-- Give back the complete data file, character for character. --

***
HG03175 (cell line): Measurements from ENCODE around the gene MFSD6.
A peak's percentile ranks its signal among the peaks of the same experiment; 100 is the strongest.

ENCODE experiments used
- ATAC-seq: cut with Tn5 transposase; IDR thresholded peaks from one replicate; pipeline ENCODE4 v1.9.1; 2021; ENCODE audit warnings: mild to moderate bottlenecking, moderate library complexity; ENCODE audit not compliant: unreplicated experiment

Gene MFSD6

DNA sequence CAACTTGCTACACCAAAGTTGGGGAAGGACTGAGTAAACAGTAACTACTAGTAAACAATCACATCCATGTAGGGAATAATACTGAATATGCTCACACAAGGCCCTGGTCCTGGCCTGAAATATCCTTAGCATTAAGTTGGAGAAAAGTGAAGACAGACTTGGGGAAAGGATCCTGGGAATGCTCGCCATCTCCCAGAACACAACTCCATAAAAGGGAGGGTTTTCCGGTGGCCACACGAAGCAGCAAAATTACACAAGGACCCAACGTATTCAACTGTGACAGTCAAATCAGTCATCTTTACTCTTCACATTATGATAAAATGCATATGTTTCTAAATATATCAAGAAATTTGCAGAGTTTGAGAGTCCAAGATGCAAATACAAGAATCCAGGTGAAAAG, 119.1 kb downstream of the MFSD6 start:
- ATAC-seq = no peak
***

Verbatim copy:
HG03175 (cell line): Measurements from ENCODE around the gene MFSD6.
A peak's percentile ranks its signal among the peaks of the same experiment; 100 is the strongest.

ENCODE experiments used
- ATAC-seq: cut with Tn5 transposase; IDR thresholded peaks from one replicate; pipeline ENCODE4 v1.9.1; 2021; ENCODE audit warnings: mild to moderate bottlenecking, moderate library complexity; ENCODE audit not compliant: unreplicated experiment

Gene MFSD6

DNA sequence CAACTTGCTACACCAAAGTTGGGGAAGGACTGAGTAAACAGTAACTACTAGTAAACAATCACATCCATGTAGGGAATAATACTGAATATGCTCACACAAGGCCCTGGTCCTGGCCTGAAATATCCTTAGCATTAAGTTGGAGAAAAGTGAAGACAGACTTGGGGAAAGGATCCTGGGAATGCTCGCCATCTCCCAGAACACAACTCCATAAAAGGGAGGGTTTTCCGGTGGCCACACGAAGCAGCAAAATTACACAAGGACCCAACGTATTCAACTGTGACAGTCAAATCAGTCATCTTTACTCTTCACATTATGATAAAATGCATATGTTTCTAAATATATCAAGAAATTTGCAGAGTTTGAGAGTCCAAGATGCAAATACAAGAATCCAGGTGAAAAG, 119.1 kb downstream of the MFSD6 start:
- ATAC-seq = no peak